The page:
IF THERE HAD been any doubt about the wisdom of denying an exclusive zone of occupation to Russian troops in Kosovo, the Russians themselves removed it with their secretive entry into Pristina early yesterday morning. With its misleading and confusing series of statements and counter-statements, Russia's government cast doubt on its trustworthiness as a partner. More important, with their victory rally with Serbs in Kosovo's capital, Russian soldiers demonstrated anew that their sympathies lie more with the criminal perpetrators of Serbia's war than with its victims. Those sympathies make Russia's army a poor choice to play the role of protector of returning deportees.

Russia's true intentions, and even whether it is possible to speak of the Russian government as a single actor, remain unclear. It's possible still that Russia wants to play a cooperative role; that exuberant generals, acting perhaps out of wounded pride or a misguided sense of patriotic competitiveness, simply moved out a bit ahead of schedule. It's also possible, though, that Russian officials, maybe conspiring with Serbian leader Slobodan Milosevic, want to sabotage NATO's peacekeeping -- to work toward a partition of Kosovo, to shield Serbian war criminals from investigation and arrest, to discourage the return of ethnic Albanians.

NATO and the Clinton administration are right to negotiate with the Russians in the hope that the first reading is accurate while doing everything possible to hedge against the second. That means, above all, deploying NATO's 50,000 peacekeepers as quickly as possible to make clear that Russia's few hundred cannot shape the peace. Negotiations, meanwhile, look for an arrangement that would keep Russia engaged in this process -- still a worthwhile goal -- without letting it play wrecker. That means Russia can't have its own zone, and a NATO general must have sole command of the overall force.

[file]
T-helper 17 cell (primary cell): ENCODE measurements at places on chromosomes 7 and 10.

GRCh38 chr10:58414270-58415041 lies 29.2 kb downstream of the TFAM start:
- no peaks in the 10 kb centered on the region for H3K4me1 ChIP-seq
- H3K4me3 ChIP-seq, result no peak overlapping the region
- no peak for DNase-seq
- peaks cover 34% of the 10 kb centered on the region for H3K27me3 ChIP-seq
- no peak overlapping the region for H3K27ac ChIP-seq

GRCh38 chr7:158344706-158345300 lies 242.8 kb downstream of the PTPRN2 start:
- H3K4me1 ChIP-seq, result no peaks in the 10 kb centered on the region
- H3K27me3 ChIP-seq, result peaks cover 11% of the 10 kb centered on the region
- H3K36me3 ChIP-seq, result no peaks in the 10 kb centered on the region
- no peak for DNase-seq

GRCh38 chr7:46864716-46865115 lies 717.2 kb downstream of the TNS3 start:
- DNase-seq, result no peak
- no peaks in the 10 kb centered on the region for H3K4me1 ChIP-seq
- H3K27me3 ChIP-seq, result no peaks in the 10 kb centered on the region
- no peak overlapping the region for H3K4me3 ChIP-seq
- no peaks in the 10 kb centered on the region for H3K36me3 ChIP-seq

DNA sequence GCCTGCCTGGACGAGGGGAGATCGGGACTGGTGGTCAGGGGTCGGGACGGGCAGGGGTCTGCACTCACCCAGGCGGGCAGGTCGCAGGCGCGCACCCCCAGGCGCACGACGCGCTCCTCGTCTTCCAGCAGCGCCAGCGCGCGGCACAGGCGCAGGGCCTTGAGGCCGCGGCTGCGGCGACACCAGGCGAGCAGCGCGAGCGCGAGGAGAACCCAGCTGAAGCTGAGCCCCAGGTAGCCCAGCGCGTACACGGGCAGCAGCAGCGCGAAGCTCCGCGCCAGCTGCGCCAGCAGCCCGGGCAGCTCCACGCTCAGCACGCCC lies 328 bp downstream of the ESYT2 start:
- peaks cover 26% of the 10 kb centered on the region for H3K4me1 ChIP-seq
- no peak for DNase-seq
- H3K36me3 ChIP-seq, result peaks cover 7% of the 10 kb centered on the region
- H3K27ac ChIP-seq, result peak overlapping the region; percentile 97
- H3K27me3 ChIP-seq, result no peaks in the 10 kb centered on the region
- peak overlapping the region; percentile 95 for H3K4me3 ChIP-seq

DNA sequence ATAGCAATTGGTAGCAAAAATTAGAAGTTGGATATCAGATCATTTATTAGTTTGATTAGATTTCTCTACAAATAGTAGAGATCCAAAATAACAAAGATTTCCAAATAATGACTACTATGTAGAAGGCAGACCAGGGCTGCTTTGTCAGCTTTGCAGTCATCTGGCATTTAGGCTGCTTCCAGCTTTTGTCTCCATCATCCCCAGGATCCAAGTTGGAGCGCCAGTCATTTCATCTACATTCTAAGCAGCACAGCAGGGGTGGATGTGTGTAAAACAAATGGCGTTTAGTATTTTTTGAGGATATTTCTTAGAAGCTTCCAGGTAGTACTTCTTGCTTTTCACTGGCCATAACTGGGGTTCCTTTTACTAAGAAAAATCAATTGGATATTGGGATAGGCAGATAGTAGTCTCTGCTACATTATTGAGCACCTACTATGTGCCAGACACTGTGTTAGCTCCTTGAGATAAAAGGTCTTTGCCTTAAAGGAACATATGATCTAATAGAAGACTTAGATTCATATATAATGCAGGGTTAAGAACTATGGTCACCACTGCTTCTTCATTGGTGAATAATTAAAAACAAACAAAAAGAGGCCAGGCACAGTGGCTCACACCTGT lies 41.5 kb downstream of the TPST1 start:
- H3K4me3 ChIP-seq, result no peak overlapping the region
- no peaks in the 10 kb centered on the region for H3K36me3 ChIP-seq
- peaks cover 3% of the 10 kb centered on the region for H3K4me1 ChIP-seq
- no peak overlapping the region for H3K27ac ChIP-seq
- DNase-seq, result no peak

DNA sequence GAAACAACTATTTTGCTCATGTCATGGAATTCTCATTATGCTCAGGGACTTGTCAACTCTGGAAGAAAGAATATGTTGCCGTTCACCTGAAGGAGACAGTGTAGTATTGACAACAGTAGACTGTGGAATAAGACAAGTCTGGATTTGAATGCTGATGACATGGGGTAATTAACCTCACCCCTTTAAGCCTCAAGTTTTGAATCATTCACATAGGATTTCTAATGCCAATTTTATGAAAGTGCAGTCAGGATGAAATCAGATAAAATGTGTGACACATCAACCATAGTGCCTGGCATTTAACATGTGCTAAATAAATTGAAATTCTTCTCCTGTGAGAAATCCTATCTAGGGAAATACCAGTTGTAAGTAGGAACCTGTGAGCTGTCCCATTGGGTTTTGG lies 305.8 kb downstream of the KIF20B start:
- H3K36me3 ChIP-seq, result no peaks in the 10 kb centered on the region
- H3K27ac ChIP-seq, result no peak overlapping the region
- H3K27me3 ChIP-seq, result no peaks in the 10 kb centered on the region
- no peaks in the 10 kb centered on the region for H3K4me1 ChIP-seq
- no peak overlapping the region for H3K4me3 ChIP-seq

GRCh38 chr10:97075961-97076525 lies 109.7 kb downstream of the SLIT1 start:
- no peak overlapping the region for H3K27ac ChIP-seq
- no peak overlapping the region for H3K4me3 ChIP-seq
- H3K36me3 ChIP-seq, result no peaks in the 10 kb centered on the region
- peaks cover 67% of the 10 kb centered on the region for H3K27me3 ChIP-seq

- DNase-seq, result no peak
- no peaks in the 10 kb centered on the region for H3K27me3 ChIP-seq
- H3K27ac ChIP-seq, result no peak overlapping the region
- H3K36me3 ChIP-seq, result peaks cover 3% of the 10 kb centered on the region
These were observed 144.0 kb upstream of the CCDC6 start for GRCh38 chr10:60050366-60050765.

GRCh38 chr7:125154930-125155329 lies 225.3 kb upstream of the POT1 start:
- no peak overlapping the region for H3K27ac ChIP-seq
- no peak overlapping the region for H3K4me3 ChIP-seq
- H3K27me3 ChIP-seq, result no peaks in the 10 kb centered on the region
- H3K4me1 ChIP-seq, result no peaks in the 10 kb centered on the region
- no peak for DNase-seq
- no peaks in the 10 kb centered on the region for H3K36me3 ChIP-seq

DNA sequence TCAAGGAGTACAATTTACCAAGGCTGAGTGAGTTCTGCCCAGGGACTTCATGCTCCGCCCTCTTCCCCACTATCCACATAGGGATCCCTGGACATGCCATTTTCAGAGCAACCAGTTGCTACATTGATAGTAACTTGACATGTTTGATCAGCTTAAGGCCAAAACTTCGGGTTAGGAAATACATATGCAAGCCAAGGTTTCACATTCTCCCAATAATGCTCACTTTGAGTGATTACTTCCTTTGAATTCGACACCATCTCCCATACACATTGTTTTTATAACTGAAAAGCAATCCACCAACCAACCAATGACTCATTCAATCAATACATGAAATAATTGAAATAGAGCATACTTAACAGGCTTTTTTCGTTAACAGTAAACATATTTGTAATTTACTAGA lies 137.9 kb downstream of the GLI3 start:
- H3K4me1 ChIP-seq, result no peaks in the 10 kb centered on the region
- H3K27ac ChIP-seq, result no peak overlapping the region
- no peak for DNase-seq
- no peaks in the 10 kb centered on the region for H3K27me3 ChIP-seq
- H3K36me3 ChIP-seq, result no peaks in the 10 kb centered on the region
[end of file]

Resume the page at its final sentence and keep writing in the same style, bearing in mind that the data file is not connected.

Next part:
Beneath these uncertainties lies the familiar question of who, if anyone, is in charge in Moscow. Russia's foreign minister assured the White House Friday night that Russian troops wouldn't enter Kosovo; in they went. Russia's government called the deployment a mistake; then President Boris Yeltsin claimed credit for it. Was Mr. Yeltsin playing a double game all along, or was he yesterday just trying to put the best face on his inability to control the military? For a vast, unstable nation with a vast nuclear arsenal, neither possibility is comforting.